Andre M. Perry is the founding dean of urban education at Davenport University in Grand Rapids, Michigan. He is a columnist for the Hechinger Report and author of "The Garden Path: The Miseducation of a City."

Supporters shield hunger striker Jonathan Butler from members of the media after he addressed a crowd following the announcement that University of Missouri System President Tim Wolfe would resign on Nov. 9 at the university in Columbia, Mo. (Jeff Roberson/AP)

By now you know the story: Three days ago, University of Missouri footballers offered administrators an ultimatum: University system President Tim Wolfe had to go or the team wouldn’t play. Monday morning, Wolfe resigned. Credit players and protesters, led by hunger-striking grad student Jonathan Butler, for drawing attention to Wolfe’s failure to address campus racism.

But beyond applauding the activism of students, it’s important to understand what’s at stake at Missouri and other campuses — like Yale University, where students at the Silliman residential college have taken on their live-in faculty advisers over competing views about the impact of racially insensitive Halloween costumes — is college survival itself: In hostile environments, students of color graduate at lower rates, jeopardizing not only their academic careers but also future success.

In one sense, given the controversies at Mizzou — where a hostile campus climate serves as a mechanism by which students of color remain outsiders — the students didn’t have a choice. It would be illogical, and self-defeating, if they didn’t use the power they had at their disposal.

Campus racial climate has been linked to academic success. And research has long shown that academic preparedness is only one of many factors that determine why students do or don’t graduate. The psychological attitudes between and among groups, as well as intergroup relations on campuses, influences how well students of color perform and whether they stay on track toward graduation. Graduation rates lag when schools don’t provide an environment that fosters the scholastic pursuits of minority students, particularly black men.

Researcher Sylvia Hurtado explains that “Just as a campus that embraces diversity provides substantial positive benefits, a hostile or discriminatory climate has substantial negative consequences.” Her research found that “Students who reported negative or hostile encounters with members of other racial groups scored lower on the majority of outcomes.”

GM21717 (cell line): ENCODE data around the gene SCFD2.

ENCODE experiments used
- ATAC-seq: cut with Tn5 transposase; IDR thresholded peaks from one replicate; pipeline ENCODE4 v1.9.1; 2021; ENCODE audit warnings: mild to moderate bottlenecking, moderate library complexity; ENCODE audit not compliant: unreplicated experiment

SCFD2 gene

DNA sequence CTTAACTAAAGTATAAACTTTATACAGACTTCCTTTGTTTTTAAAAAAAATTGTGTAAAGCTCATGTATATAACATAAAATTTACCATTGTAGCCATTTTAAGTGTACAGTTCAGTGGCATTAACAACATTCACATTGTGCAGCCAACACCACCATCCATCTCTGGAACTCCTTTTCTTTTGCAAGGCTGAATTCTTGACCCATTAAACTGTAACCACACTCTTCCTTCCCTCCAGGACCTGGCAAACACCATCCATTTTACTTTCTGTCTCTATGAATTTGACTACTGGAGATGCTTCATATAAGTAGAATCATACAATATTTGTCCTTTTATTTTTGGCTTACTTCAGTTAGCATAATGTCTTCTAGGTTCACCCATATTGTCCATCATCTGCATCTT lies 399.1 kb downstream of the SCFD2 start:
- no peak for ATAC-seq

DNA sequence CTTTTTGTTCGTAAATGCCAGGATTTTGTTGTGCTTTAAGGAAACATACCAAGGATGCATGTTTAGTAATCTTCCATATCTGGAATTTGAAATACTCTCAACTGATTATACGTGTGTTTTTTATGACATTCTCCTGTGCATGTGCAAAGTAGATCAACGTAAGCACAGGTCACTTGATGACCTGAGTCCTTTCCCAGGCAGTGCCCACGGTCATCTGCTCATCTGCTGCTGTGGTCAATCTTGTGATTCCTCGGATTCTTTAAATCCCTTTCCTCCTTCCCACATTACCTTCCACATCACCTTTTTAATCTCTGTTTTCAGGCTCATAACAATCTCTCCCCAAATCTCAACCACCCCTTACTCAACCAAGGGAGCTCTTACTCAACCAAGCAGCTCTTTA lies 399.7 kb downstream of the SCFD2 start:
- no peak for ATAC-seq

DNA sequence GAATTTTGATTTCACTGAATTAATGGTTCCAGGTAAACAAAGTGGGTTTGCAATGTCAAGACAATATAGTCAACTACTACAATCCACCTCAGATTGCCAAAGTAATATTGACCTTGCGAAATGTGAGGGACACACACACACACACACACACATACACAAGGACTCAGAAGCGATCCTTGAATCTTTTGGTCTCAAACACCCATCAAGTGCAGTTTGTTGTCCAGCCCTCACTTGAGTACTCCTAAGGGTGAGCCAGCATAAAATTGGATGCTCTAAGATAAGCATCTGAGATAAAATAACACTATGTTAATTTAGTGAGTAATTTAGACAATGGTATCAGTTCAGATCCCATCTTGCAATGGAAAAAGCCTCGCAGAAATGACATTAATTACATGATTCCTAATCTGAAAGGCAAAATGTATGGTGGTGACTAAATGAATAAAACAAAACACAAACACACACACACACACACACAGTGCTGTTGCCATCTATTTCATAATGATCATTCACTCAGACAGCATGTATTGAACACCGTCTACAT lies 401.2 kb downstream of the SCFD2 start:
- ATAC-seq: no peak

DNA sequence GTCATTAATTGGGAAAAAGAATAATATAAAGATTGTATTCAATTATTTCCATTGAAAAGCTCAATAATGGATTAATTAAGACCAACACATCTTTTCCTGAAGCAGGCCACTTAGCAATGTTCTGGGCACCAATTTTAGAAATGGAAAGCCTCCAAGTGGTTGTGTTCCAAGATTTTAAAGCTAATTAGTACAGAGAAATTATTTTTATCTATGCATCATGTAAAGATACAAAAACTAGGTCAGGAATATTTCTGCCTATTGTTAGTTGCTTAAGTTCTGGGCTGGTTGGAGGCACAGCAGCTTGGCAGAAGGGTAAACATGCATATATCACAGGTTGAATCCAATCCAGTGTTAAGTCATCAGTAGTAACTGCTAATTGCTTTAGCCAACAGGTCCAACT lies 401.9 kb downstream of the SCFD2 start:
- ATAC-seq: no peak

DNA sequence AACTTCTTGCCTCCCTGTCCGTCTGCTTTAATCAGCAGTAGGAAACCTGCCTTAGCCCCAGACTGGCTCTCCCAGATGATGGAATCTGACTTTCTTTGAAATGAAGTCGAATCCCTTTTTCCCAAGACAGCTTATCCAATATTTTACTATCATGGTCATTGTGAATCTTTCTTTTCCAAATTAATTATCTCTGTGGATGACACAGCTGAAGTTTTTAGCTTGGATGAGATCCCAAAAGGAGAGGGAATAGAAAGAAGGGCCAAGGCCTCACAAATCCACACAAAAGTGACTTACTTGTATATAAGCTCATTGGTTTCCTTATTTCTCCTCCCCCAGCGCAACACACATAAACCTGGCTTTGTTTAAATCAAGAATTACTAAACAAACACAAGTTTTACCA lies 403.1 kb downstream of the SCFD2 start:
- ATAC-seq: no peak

A study of students at the University of Washington found that black students there were the only campus group to suffer a clear statistical GPA disadvantage from a nasty campus climate: “Results indicate that campus climate is significantly related to academic achievement of African American students, as represented by GPA, accounting for about 11 percent of the variance.” That means black students facing adverse conditions are likelier to leave college early — and would, presumably, be likelier to stay in what they felt to be a safe space.

In “Interactional Diversity and the Role of a Supportive Racial Climate” the University of Maryland’s Leah Kendra Cox found much the same thing: “In unhealthy climates, students — both majority and minority — are less likely to thrive academically or socially.” She found that a supportive racial climate had more impact than any other factor on the strength of diversity on campus.

Perhaps not coincidentally, a Gallup survey last month illustrated that students at Historically Black Colleges and Universities, or HBCUs — where the climate, by design, nurtures students of color — were far more likely to “strongly agree that their colleges prepared them for life after graduation (55%) than black graduates of other institutions (29%).”

In that context, consider the reports of what’s taken place in the Mizzou community. In September, Missouri Students Association President Payton Head, who is black, took to Facebook to report being called the n-word by a driver in a passing car as he walked down a street near campus. In early October, the Legion of Black Collegians tweeted that intoxicated white students had shouted the n-word at them during a campus protest. Later that month, tensions flared when someone smeared feces in the form a swastika in a campus bathroom — creating the kind of climate that alienates and marginalizes minority students, who have just as much right to pursue their education on the Missouri campus, free from harassment, as anyone else. Students still remember the 2010 incident in which two Missouri students were suspended for dropping cotton balls in front of the campus’ Black Culture Center.